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Re: [civilwarwest] Does the South care, etc.

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  • Michael McKinnon
    One would be hard pressed to find a courthouse square in Georgia without a monument to those in Confederate service. One interesting one is in Gainsville, Ga.
    Message 1 of 2 , Aug 23, 2004
      One would be hard pressed to find a courthouse square in Georgia without a monument to those in Confederate service.  One interesting one is in Gainsville, Ga. called "Old Joe".  The monument was put up in 1909.  There was not enough money to have a statue created originally, but they found a statue of a Spanish-American war era veteran and used that.  Old Joe faces north, to defend the square against foes coming south.

      "Laurence D. Schiller" <LDS307@...> wrote:
      Greetings Tracy:

            I fear I may tread on thin ice as regards the moderators
      here, but let me just say that 'the history of writing the history'
      of the Civil War is rather complicated and is bound up very much in
      revising what the war was all about and now, revising it back again.
      Far from the 'victors' writing the history of the war, in this case,
      it was the losers who controlled how the war came to be interpreted
      and regarded. Your very comment that 'Southerners have the right to
      their heritage' and then in the next breath talk about
      African-Americans as though their history is separate from 'Southern
      history' or to suggest that Southern heritage = confederate heritage,
      thus ignoring 100,000 white southerners from seceded states that
      fought against the Confederacy, is indicative of the very problem you
      are talking about. All of these Confederate symbols have become tied
      up with modern and racial politics and the reasons most people employ
      them has little to do with the actual Civil War. And therein lies the
      problem. Personally, I'd be happy to have the Confederate Naval Jack
      (actually I would prefer the 1st national - the real 'stars and
      bars') flying from the Confederate monument on the SC capital grounds
      when and if the state builds a monument on those same grounds to
      honor the 1st and 2nd SC Colored troops and flies a 35 star American
      flag on it. But, this isn't about honoring CW soldiers, is it. And
      that is really the problem. Well, I'd better leave it there as we are
      moving into modern issues and not the War in the West.


      Laurie Schiller

      P.S. Tracy - you will find Confederate monuments in towns all across
      the south. I don't think you will find that Northern towns are unique
      in that respect.

      At 6:25 PM +0000 8/23/04, civilwarwest@yahoogroups.com wrote:
      >Thanks so much for the replies...as a transplanted Arkansan, I do
      >not know much about the battle fields of Ohio but I do know that
      >many Pennsylvanians have high regard for their soldiers and
      >Generals..many towns that were home to Union generals have memorials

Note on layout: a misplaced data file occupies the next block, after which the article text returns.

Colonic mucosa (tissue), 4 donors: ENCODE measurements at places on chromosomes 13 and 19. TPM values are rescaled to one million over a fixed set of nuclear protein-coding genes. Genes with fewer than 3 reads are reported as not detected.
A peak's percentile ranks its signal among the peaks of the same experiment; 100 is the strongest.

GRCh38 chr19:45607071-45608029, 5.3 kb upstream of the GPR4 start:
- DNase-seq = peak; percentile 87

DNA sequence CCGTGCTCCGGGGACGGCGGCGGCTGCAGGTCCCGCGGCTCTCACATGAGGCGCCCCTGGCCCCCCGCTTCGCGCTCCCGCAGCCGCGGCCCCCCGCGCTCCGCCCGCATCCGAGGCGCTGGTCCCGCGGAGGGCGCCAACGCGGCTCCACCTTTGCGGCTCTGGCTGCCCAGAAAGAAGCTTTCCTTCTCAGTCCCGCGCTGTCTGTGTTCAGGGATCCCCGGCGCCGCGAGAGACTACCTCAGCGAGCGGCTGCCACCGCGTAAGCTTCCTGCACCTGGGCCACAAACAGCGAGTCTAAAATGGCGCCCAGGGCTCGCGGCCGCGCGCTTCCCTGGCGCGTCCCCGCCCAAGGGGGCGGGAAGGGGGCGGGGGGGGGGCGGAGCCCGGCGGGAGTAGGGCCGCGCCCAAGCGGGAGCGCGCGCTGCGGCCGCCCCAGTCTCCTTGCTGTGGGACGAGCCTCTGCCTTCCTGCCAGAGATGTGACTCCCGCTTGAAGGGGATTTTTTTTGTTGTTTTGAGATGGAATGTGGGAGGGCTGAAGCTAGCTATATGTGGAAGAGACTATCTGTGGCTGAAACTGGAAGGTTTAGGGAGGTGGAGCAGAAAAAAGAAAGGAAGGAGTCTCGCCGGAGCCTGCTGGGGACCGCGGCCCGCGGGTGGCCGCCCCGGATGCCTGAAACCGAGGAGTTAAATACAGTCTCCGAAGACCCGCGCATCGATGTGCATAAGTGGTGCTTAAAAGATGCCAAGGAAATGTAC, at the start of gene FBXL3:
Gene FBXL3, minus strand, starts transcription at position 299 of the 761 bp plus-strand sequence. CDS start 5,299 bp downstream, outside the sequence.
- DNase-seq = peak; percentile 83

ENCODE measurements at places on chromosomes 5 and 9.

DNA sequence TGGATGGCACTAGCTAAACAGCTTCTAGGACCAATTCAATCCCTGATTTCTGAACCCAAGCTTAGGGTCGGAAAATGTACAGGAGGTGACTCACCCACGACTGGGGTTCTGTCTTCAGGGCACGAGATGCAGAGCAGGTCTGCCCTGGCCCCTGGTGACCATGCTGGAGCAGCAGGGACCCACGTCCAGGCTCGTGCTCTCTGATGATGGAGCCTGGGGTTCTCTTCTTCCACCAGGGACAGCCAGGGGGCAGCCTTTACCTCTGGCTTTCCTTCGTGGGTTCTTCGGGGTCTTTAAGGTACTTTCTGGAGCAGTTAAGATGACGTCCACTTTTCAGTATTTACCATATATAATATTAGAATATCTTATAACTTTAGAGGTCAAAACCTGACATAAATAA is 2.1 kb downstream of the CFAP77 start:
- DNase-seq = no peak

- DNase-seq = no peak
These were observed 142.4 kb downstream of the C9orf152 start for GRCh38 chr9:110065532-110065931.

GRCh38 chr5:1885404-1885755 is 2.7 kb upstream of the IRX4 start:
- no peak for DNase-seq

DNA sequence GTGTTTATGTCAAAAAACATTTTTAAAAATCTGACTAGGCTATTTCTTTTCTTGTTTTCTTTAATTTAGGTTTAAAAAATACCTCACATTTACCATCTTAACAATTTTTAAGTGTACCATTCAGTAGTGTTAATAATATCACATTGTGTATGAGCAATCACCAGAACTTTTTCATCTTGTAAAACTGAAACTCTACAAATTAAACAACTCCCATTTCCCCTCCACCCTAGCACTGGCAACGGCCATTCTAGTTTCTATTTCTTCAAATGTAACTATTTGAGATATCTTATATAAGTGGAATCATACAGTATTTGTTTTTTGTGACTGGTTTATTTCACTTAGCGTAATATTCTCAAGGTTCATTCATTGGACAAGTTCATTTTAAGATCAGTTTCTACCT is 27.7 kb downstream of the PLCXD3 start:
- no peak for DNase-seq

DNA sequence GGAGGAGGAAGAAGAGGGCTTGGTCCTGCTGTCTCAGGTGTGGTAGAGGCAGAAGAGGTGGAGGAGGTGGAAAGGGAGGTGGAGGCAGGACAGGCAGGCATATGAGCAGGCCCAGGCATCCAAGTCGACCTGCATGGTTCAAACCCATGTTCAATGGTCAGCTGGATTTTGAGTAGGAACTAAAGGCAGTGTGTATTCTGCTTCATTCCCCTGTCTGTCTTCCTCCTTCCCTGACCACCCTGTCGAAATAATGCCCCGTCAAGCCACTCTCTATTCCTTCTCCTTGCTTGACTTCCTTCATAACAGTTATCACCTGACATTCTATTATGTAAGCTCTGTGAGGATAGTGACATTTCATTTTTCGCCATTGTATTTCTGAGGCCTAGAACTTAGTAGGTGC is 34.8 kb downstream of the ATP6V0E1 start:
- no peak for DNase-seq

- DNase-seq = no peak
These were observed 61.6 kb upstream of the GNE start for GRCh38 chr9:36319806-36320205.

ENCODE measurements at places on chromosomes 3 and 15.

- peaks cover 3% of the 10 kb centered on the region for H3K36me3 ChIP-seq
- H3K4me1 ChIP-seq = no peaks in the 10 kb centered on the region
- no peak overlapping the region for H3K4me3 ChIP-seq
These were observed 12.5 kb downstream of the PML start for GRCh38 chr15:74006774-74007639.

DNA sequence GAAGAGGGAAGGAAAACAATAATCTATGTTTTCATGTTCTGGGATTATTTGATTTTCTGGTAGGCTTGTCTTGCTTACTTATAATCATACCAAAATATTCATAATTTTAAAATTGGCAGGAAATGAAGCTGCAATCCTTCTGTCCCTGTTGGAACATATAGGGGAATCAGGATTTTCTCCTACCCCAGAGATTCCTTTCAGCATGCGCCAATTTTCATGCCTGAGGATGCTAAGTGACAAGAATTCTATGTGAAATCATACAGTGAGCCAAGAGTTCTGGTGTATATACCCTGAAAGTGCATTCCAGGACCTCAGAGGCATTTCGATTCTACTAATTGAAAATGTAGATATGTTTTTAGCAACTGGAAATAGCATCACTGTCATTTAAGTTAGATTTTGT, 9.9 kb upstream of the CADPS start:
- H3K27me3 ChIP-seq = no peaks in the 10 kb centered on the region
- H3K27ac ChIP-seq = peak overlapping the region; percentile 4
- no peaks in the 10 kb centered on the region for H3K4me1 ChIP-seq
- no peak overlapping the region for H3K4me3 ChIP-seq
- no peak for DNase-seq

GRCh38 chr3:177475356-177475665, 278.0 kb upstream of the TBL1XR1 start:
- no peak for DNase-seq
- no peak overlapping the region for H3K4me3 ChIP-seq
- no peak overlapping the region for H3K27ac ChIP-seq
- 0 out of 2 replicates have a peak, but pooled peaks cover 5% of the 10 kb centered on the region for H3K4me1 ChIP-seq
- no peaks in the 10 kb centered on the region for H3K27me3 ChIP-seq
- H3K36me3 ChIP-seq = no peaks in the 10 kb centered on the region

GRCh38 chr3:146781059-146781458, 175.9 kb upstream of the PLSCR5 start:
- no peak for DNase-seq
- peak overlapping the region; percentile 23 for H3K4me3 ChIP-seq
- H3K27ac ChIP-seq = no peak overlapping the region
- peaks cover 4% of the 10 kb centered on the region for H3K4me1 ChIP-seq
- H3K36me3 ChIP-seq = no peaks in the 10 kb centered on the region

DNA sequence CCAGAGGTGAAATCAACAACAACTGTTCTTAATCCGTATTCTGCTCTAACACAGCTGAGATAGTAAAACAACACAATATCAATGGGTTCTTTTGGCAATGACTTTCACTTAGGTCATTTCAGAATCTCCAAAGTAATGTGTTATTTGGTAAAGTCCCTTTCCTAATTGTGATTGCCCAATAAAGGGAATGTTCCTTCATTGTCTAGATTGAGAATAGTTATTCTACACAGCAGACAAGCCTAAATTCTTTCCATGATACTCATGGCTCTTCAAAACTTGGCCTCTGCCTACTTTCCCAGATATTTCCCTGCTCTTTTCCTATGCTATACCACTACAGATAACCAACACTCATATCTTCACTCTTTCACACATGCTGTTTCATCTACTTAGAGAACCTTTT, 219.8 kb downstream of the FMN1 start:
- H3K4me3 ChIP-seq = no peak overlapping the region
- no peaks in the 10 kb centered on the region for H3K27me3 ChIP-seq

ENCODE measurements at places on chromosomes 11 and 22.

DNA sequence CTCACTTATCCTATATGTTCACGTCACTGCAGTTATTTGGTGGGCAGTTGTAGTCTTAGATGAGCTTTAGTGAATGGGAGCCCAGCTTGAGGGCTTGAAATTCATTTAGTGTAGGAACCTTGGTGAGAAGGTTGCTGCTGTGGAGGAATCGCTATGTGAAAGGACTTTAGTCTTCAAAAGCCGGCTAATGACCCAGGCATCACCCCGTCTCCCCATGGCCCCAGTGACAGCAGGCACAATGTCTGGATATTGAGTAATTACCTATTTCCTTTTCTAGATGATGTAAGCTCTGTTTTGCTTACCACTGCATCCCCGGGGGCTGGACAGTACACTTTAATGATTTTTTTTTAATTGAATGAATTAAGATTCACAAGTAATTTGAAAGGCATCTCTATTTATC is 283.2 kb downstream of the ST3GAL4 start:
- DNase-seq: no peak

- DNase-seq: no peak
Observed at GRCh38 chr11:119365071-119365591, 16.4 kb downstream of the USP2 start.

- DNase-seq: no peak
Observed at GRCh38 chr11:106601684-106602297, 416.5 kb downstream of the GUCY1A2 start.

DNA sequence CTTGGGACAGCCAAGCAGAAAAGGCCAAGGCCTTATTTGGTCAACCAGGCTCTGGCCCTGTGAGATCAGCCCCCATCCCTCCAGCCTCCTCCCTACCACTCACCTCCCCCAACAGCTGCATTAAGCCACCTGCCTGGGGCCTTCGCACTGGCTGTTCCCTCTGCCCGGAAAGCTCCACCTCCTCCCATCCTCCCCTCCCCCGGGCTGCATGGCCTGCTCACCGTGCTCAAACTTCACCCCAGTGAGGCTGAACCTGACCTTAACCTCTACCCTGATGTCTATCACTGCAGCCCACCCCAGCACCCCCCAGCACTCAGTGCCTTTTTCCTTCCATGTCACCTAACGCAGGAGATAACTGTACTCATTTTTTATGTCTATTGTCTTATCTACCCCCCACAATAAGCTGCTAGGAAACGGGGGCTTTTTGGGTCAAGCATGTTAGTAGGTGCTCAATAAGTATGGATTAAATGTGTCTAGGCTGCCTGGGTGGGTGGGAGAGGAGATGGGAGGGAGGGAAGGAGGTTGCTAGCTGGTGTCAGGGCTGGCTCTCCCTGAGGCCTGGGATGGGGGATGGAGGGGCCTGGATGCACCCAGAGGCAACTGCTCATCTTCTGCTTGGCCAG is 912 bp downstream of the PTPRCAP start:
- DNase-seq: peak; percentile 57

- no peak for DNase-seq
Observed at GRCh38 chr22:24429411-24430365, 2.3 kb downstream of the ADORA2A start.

>dedicated to them and often have dates to commemorate them. Even in
      >Ohio, I have encountered many statues standing in small town squares
      >commemorating the Union if nothing else. A small town nearby where I
      >live has a population of about 600 and in the middle of the square
      >there is a statue dedicated to the Union.
      >I also realize that funding back in the day was limited or non-
      >extistent for the post war South but I was talking more about the
      >feeling of the people toward their heritage.
      >Case in point, during a recent visit home to Arkansas, all the rage
      >for young people was to have some sort of Confederate rememberances
      >such as flags, belt buckles, t-shirts, licenses plates etc...and of
      >course they were running into the problem of these items not being
      >allowed at school. At first this upset me because, Southerner's have
      >their right to their hertiage, the same as African-Americans, but
      >upon questioning some of the youths I knew (who wore complete
      >ensembles around the home depicting especially the battle flag)to my
      >surprise none knew the significance of the symbols...of the brave
      >men who defended and gave their lives for the battle flag...It was
      >just "cool" and seemed to provoke people.
      >They knew very little about the Civil War or even who Robert E. Lee
      >was (much less Joesph Johnston). The only thing they knew about
      >Gettysburg is that it was the place where the South lost the Civil
      >War and all the slaves were freed.
      >I guess what I'm trying to express here is that there seems to be an
      >apathy amoung most Southerners concerning battlefields, generals,
      >and even facts. As someone said in a previous post " The South lost
      >and many seem to want to forget about it"
      >Please realize I am not talking about those on this board or the
      >many who are students of American History.
      >Are we really programmed into the old adage that history is written
      >by the victors and few seem to care to find the truth? Are we
      >destined to let these historical sites simply vanish away, just like
      >much of our Southern heritage because its not politically correct.
      >Sorry for the rant..again thanks for the input...I do not in any way
      >claim to "know it all"..I have learned much from these past posts
      >Kindest Regards,

      Dr. Laurence Dana Schiller            19th Century Personalities
      Maitre d'Armes                        William Bradshaw, Co. F 2nd WI
      Head Fencing Coach                  George Hammitt, Co. H 104th Ill
      Department of History
      Northwestern University
      847-491-4654 (Athletics)
      847-467-5344 (History)
      FAX 847-467-1406
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